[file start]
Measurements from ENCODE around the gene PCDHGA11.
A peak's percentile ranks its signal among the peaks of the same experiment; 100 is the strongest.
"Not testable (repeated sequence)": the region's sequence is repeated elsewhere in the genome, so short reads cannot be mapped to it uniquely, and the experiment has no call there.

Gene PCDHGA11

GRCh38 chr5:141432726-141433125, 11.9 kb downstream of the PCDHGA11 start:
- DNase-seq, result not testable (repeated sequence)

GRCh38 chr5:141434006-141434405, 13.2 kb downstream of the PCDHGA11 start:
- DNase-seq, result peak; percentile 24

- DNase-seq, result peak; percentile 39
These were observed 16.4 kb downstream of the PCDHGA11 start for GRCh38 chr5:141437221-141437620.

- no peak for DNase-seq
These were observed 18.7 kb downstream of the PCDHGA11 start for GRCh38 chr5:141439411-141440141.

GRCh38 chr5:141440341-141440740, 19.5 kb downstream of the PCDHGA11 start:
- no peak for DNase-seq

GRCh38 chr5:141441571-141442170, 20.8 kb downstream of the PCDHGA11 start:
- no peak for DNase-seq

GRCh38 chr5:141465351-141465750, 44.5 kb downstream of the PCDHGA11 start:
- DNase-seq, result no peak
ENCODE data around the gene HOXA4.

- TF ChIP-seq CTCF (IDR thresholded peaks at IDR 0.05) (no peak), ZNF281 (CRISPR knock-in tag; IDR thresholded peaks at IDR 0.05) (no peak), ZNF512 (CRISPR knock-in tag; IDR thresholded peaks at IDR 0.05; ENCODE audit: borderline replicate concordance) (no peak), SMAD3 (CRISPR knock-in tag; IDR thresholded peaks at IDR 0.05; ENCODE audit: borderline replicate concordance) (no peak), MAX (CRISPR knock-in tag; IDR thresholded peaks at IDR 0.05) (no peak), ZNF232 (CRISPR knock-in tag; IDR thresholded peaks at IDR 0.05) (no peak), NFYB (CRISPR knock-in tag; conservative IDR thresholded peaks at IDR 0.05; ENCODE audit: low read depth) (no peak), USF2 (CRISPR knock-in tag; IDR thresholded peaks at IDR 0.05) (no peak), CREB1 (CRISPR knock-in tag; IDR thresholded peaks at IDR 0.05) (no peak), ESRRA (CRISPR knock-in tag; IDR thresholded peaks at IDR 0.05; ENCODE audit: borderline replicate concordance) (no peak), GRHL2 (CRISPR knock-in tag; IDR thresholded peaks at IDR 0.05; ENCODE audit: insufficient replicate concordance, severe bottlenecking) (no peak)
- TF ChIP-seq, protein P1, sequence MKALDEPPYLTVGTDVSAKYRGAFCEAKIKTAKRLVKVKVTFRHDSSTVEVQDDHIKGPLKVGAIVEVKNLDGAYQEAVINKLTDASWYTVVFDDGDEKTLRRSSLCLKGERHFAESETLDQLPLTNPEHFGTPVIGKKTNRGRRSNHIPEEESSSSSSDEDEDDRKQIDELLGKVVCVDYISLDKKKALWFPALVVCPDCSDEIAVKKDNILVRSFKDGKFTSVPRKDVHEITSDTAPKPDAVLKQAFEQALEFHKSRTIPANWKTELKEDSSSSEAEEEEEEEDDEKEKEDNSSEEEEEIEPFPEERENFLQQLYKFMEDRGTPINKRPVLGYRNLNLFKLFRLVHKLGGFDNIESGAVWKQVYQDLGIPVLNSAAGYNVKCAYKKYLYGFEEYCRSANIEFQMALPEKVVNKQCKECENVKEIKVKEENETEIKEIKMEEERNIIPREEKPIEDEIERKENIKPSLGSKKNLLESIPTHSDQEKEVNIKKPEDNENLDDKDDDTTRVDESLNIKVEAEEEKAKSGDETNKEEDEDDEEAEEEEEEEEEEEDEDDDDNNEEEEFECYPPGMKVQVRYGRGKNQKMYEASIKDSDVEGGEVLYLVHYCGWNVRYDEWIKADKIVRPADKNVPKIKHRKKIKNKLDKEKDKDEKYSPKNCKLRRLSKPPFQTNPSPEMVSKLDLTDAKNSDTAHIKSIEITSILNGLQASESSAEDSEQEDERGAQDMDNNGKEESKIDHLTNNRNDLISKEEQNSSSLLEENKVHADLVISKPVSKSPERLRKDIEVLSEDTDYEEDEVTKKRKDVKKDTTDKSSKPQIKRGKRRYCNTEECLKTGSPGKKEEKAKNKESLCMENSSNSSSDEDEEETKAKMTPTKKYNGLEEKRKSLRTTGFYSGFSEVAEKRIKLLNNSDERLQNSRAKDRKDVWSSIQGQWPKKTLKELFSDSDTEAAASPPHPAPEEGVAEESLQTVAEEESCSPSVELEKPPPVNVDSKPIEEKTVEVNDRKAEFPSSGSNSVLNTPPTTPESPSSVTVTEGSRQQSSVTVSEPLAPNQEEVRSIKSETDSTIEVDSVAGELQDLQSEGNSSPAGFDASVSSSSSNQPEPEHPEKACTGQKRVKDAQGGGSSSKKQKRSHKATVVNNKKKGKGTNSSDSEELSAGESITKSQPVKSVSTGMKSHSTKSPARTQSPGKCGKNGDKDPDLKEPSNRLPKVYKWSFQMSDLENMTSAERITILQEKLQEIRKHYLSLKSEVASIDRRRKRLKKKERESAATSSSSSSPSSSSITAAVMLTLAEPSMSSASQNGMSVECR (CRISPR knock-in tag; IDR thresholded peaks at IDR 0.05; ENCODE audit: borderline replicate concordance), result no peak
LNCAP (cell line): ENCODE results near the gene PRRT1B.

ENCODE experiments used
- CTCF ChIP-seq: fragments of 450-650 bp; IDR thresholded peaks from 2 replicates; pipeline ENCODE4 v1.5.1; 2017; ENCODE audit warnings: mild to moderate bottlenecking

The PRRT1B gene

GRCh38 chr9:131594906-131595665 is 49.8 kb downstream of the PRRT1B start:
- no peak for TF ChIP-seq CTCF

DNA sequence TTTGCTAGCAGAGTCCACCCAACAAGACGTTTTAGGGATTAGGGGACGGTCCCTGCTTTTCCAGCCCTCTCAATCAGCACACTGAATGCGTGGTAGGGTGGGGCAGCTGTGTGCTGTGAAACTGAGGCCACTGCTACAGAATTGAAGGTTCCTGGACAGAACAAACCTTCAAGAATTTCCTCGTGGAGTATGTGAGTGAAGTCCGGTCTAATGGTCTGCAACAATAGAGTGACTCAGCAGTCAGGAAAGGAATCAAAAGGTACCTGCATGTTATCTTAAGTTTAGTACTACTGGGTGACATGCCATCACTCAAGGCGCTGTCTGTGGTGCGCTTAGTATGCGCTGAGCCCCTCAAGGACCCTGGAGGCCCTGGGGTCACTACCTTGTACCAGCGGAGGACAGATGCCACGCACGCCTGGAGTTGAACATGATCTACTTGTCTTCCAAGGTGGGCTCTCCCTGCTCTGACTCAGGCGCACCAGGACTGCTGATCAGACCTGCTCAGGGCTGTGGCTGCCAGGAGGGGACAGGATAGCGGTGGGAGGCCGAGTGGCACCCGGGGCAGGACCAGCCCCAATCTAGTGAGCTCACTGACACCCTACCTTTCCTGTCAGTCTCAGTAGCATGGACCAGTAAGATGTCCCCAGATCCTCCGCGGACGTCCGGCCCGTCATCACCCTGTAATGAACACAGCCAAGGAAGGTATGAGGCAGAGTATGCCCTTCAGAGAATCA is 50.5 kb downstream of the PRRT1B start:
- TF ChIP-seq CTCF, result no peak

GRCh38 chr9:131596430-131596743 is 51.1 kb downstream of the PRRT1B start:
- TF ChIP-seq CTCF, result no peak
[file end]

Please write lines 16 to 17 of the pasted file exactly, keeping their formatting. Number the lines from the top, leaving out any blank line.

- no peak for DNase-seq

GRCh38 chr5:141465351-141465750, 44.5 kb downstream of the PCDHGA11 start: